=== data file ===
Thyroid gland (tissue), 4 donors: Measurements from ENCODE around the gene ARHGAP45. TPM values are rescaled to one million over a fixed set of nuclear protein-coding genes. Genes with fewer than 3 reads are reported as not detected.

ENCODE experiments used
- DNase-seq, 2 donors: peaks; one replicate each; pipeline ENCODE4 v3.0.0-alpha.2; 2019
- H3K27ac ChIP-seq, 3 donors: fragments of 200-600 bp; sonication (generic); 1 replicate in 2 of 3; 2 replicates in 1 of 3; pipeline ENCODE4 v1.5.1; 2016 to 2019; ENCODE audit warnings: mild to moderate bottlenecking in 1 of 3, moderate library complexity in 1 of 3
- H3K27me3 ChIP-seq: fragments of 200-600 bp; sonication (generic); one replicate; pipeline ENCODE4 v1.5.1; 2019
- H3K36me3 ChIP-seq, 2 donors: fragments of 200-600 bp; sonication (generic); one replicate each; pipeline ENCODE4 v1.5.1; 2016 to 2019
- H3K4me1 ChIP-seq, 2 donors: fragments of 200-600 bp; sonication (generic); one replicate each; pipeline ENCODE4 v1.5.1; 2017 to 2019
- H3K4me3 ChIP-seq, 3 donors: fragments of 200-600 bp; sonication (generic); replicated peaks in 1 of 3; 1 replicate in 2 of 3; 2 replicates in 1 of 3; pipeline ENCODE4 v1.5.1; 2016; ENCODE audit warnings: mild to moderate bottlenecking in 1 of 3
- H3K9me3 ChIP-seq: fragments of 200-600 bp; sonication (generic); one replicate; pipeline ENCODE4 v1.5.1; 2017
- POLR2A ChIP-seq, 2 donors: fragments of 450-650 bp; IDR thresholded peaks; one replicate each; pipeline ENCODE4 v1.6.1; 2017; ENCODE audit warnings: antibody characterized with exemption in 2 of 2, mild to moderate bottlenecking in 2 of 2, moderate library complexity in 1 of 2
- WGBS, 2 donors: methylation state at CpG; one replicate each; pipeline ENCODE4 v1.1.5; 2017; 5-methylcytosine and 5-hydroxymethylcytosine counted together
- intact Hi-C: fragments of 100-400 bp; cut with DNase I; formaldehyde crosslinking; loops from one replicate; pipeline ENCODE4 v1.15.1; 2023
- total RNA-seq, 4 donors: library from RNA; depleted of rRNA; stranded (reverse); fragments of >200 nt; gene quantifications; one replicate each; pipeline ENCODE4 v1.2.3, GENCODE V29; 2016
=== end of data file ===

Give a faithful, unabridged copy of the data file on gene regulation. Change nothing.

Thyroid gland (tissue), 4 donors: Measurements from ENCODE around the gene ARHGAP45. TPM values are rescaled to one million over a fixed set of nuclear protein-coding genes. Genes with fewer than 3 reads are reported as not detected.

ENCODE experiments used
- DNase-seq, 2 donors: peaks; one replicate each; pipeline ENCODE4 v3.0.0-alpha.2; 2019
- H3K27ac ChIP-seq, 3 donors: fragments of 200-600 bp; sonication (generic); 1 replicate in 2 of 3; 2 replicates in 1 of 3; pipeline ENCODE4 v1.5.1; 2016 to 2019; ENCODE audit warnings: mild to moderate bottlenecking in 1 of 3, moderate library complexity in 1 of 3
- H3K27me3 ChIP-seq: fragments of 200-600 bp; sonication (generic); one replicate; pipeline ENCODE4 v1.5.1; 2019
- H3K36me3 ChIP-seq, 2 donors: fragments of 200-600 bp; sonication (generic); one replicate each; pipeline ENCODE4 v1.5.1; 2016 to 2019
- H3K4me1 ChIP-seq, 2 donors: fragments of 200-600 bp; sonication (generic); one replicate each; pipeline ENCODE4 v1.5.1; 2017 to 2019
- H3K4me3 ChIP-seq, 3 donors: fragments of 200-600 bp; sonication (generic); replicated peaks in 1 of 3; 1 replicate in 2 of 3; 2 replicates in 1 of 3; pipeline ENCODE4 v1.5.1; 2016; ENCODE audit warnings: mild to moderate bottlenecking in 1 of 3
- H3K9me3 ChIP-seq: fragments of 200-600 bp; sonication (generic); one replicate; pipeline ENCODE4 v1.5.1; 2017
- POLR2A ChIP-seq, 2 donors: fragments of 450-650 bp; IDR thresholded peaks; one replicate each; pipeline ENCODE4 v1.6.1; 2017; ENCODE audit warnings: antibody characterized with exemption in 2 of 2, mild to moderate bottlenecking in 2 of 2, moderate library complexity in 1 of 2
- WGBS, 2 donors: methylation state at CpG; one replicate each; pipeline ENCODE4 v1.1.5; 2017; 5-methylcytosine and 5-hydroxymethylcytosine counted together
- intact Hi-C: fragments of 100-400 bp; cut with DNase I; formaldehyde crosslinking; loops from one replicate; pipeline ENCODE4 v1.15.1; 2023
- total RNA-seq, 4 donors: library from RNA; depleted of rRNA; stranded (reverse); fragments of >200 nt; gene quantifications; one replicate each; pipeline ENCODE4 v1.2.3, GENCODE V29; 2016